Heading to Lecce from Brindisi by rental car, I conveniently started with the Chiesa dei Santi Niccolò e Cataldo which is further away from the historic centre. Although the church is quite big, a series of one-way streets can make it quite hard to find so it would be better to look out for the nearby monumental cemetery. Even if you visit on the few days marked as opening days (Mondays, Thursdays and Saturdays 09:30-12:30), I'd recommend phoning before your visit to make sure with the very kind FAI volunteers when it is open. The facade is not that spectacular even though I really liked the intricate portal and the Norman architecture style of the cupola (very similar to some cupolas in Palermo). The interior vault frescoes are worth viewing although the main highlight lies in the beautiful cloister and ornate well.
Apart from the limited traffic zone hours (ZTL) and narrow streets, parking outside one Lecce's gates is ideal. The parking meters also have a handy app which you can use to pay online or by sms to extend you parking stay. The combined ticket to visit the Duomo, the Basilica Santa Croce interior and museum and the Chiesa di Santa Chiara costs 9 euros which is quite expensive. If you're not willing to pay so much a free visit to the Chiesa di Santa Irene will give you a good idea (on a smaller scale) of what you'd be missing out on. The Basilica Santa Croce (5 euros entrance fee) and the Palazzo della Prefettura have been recently cleaned and restored (photo) so it was really a pleasure to gaze up at different details of the facade every time I passed by. This basilica alone possesses enough OUV to warrant inscription on the WH list. The Chiesa di Santa Chiara (3 euros entrance fee) facade wasn't completed so it looks a bit odd. Some of the several baroque altars have gilded elements but apart from that, you won't get much more than what you'll see in the basilica. Just behind the church there's also a Roman theatre.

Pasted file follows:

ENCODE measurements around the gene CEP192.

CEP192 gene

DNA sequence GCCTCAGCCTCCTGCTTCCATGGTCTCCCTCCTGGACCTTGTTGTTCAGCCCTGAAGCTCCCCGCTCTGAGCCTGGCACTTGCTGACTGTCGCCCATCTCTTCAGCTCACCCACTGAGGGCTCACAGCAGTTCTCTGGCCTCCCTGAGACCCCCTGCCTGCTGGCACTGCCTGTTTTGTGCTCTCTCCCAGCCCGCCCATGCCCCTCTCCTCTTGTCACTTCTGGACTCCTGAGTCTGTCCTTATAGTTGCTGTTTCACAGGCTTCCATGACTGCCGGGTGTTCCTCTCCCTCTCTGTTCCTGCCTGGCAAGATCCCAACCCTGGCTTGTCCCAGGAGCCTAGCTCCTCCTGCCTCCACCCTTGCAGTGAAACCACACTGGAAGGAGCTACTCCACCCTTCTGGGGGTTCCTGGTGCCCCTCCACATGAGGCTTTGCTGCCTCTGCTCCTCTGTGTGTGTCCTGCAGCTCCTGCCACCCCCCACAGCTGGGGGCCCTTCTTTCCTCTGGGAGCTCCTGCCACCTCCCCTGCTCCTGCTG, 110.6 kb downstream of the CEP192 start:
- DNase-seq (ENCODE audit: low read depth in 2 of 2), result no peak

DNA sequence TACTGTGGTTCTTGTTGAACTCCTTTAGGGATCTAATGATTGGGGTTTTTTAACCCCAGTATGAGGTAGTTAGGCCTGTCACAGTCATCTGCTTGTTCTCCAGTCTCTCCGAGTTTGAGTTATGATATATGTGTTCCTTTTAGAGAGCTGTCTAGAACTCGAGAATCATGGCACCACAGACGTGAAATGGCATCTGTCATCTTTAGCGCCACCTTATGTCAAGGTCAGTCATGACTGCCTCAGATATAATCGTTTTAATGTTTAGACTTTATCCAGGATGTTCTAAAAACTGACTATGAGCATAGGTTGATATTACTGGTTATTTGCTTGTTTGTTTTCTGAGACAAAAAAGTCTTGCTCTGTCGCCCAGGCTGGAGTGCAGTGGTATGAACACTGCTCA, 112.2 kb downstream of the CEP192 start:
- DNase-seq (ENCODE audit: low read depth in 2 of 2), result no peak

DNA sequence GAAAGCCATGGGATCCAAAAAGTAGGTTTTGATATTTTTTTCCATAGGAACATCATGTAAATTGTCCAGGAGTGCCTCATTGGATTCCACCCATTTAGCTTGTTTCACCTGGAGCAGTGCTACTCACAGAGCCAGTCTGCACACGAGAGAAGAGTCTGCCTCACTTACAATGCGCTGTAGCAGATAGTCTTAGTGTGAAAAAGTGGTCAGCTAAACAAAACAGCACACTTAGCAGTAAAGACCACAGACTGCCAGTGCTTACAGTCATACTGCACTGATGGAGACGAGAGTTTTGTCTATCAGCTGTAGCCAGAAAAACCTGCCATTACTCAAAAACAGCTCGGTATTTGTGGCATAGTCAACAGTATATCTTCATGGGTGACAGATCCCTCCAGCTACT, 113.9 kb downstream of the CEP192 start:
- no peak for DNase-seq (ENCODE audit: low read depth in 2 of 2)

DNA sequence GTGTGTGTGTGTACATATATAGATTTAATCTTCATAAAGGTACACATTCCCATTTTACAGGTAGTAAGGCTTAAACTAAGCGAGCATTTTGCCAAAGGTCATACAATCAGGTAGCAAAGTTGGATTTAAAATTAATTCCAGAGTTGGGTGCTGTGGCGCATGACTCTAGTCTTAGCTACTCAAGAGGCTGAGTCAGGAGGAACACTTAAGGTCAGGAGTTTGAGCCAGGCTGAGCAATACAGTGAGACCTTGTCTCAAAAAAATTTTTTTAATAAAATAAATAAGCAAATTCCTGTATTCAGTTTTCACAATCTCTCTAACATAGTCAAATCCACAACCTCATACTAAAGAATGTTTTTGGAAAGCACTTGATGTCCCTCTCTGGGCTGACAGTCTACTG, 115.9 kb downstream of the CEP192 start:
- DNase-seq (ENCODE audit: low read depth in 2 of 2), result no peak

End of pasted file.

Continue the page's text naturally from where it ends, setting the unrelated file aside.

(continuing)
Another of Lecce's highlights is Piazza del Duomo, especially when lit at night. High up on the top right part of the Duomo's facade, don't miss the sculpture of Lecce's main coat of arms symbol to which the city owes its name. Not far from Porta Rudiae, you'll find the 5th location of the Barocco Leccese in Lecce, the Chiesa di San Giovannni Battista (al Rosario). The facade has also been recently restored although apparently there will be more restoration works going on in the next months.